By Michael J. Brooks
Special to The Tribune
Kevin was minister of education in a church I served. He’d often say pastors and musicians get accolades after worship services, such as “Thanks for the wonderful sermon,” and “Thanks for the beautiful music.” But in contrast, church members would tell Kevin which toilets needed repairing.
I thought about Kevin a few weeks ago when a lady stopped me before a mid-week service to tell me there was a wad of paper in a toilet I needed to check. I promptly forgot and went on to other things, and then a second lady approached me with the same news. In my present mission station, I don’t have a minister of education to call when the toilets need repair. Before I could check it, one of the ladies fished the paper out of the toilet herself and proudly came to tell me she’d been successful. I thanked her and laughingly asked if she’d call the pastor if this happened at home!
One doesn’t have to be an ordained preacher or a singer to serve God. All Christians are called to serve in some unique way. Martin Luther said, “A milk maid can milk cows to the glory of God.”
I think of my dad who loved his church, but never felt he could teach or sing. He turned down deacon nominations every year believing himself unworthy of the honor. But he spent many afternoons at the church replacing glass, repairing toilets and doing minor electrical repairs. His service was necessary.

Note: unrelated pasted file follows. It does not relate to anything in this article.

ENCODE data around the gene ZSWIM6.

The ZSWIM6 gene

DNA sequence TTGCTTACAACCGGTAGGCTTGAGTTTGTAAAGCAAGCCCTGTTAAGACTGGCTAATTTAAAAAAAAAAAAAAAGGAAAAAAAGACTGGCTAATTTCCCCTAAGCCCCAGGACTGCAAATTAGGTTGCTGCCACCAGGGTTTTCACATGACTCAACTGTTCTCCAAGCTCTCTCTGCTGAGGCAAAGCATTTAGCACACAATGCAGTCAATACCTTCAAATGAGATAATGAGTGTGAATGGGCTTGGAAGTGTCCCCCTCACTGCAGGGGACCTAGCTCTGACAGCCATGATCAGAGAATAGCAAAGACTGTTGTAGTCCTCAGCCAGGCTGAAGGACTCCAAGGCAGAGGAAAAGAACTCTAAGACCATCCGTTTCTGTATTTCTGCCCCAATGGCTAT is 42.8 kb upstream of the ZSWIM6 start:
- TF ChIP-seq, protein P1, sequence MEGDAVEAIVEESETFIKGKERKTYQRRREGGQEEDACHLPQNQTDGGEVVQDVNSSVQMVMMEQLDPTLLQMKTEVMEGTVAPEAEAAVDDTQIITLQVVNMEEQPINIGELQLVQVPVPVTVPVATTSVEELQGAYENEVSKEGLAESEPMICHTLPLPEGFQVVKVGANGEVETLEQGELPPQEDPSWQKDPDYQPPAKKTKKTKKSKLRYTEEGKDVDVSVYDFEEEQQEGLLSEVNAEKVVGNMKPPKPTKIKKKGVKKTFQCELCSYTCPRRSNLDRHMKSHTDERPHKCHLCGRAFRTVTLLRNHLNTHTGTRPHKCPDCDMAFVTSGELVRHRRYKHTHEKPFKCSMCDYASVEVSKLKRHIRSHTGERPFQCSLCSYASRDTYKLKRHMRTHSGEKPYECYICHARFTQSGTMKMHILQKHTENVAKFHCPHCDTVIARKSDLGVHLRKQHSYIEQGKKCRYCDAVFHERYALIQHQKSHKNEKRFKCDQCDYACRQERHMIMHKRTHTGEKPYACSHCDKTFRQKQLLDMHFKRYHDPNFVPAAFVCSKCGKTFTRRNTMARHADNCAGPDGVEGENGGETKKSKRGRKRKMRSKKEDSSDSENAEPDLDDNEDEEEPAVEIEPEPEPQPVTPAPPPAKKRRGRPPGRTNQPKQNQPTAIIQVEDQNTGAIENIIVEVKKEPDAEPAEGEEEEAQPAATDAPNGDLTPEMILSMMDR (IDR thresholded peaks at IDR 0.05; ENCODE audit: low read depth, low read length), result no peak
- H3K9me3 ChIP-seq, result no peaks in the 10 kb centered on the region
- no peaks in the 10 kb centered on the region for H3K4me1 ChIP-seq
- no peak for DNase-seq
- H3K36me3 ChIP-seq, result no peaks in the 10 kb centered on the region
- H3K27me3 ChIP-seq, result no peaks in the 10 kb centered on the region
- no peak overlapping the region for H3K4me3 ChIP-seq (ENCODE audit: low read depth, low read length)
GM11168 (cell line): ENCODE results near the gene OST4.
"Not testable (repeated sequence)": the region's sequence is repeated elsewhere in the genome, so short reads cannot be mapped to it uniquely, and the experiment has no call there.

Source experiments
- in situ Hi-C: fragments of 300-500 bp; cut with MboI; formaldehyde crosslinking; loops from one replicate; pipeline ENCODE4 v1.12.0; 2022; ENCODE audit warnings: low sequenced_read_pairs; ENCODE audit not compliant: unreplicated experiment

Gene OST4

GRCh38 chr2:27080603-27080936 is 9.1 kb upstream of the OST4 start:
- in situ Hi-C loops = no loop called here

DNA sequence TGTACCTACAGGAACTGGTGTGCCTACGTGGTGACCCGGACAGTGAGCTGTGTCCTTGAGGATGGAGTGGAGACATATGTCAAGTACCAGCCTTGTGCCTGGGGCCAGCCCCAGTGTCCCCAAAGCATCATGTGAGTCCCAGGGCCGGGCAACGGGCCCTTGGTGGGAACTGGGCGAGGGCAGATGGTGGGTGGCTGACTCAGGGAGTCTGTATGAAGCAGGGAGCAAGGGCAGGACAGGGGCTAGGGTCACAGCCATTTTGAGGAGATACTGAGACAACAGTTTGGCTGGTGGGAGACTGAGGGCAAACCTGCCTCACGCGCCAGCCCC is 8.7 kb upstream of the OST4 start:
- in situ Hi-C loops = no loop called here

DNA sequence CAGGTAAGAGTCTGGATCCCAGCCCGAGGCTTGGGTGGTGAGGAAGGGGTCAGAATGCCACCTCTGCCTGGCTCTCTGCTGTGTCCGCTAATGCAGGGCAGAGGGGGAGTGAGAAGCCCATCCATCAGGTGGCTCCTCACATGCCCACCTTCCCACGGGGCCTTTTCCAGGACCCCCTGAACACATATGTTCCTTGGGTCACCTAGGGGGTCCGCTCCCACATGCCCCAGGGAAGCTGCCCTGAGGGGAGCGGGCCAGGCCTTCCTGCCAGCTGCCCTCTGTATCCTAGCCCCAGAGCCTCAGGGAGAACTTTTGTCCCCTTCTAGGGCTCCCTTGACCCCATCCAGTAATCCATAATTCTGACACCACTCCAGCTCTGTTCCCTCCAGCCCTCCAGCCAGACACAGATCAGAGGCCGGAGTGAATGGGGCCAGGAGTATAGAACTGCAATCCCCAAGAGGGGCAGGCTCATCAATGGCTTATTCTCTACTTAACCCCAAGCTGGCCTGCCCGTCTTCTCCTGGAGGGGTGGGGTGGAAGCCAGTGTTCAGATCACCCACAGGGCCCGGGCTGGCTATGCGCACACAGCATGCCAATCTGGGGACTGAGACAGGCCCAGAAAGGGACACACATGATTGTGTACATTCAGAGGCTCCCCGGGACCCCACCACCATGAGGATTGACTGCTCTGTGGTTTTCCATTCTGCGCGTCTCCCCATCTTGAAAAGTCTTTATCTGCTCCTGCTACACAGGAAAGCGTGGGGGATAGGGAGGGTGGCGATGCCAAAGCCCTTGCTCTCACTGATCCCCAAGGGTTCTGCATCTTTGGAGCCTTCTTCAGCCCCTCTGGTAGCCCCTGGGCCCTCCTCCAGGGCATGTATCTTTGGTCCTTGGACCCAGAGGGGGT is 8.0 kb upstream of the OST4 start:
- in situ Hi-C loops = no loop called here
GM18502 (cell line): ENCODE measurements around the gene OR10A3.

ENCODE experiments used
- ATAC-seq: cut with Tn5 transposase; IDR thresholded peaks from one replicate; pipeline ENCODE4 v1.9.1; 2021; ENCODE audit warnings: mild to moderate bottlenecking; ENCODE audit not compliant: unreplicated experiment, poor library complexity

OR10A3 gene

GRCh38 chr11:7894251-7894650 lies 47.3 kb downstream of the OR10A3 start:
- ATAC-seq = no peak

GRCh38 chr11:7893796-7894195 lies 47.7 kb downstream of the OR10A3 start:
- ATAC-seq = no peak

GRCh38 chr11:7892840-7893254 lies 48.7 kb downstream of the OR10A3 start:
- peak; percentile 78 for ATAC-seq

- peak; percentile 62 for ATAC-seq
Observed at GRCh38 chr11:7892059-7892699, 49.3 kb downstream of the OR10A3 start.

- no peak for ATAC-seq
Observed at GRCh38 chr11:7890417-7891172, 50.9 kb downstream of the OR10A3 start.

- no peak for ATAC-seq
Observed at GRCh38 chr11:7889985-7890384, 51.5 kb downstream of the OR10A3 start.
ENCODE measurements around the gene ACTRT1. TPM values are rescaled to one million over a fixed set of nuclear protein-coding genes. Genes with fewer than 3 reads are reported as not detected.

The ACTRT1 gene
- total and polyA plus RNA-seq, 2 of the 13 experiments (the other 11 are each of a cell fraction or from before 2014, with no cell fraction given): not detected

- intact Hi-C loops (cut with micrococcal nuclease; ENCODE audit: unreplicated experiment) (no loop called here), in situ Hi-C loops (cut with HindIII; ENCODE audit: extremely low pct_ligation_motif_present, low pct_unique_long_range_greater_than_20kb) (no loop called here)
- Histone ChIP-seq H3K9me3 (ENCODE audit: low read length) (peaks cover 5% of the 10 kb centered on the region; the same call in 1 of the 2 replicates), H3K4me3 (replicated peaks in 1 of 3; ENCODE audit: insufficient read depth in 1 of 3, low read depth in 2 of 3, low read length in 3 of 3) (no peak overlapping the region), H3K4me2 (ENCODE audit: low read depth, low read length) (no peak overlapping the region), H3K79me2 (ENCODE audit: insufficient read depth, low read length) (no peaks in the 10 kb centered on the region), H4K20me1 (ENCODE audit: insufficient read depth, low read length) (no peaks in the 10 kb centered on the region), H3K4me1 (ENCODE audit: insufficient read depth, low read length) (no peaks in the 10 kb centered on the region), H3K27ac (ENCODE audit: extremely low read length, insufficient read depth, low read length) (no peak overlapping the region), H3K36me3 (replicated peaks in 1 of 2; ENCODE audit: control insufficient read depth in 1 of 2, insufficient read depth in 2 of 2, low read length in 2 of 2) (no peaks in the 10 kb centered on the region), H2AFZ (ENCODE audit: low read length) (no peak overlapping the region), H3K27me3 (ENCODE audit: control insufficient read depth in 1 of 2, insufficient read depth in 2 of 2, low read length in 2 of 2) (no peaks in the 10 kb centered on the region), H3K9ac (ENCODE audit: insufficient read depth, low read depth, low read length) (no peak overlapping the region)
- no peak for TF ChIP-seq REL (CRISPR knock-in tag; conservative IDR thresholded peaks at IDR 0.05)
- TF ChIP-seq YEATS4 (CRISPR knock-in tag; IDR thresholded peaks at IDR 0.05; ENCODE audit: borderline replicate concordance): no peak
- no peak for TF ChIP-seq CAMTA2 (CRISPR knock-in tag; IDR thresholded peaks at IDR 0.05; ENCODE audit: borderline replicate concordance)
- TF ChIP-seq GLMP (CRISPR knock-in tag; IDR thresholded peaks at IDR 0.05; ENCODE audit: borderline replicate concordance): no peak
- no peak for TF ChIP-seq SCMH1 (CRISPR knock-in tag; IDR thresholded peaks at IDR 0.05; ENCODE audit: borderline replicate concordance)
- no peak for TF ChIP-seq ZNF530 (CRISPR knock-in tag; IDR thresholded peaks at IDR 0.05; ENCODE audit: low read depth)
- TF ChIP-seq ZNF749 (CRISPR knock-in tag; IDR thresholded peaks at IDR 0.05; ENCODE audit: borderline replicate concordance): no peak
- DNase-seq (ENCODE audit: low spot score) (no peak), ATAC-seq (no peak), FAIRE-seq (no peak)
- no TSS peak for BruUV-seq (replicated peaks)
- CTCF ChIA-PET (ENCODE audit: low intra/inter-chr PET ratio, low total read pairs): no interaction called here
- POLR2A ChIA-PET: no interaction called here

I think of a lady in another church who had an unelected, yet important, job. She policed the sanctuary after the morning worship by discarding trash and chewing gum wrappers (!), straightening hymnals and saving reusable bulletins. She said, “I love to do it and I believe God is pleased.” Her service was necessary.
Countless others over the years have had glad and generous hearts to contribute to God’s work. They have given their money to support the work of the gospel, and they’ve given their time to staff the benevolent ministries of their church. I’ve frequently noted that most ministry in the church isn’t done in the spotlight. The pastor and musicians are in the spotlight. But most ministry is done in the shadows. It’s done in love because there’s a need, and the laborers aren’t looking for public acclaim.
The ancient prophet Isaiah is honored among the prophets because he wasn’t a reluctant servant of the Lord. He didn’t run from the call of God like Jonah or complain like Jeremiah. He volunteered for service. “Here am I, Lord. Send me,” he said (Isaiah 6: 8).
Every Christian ought to follow Isaiah’s example and say, “Me too, Lord.” -30-
Reflections is a weekly devotional column written by Michael J. Brooks, pastor of the Siluria Baptist Church in Alabaster, Ala. The church’s website is siluriabaptist.com.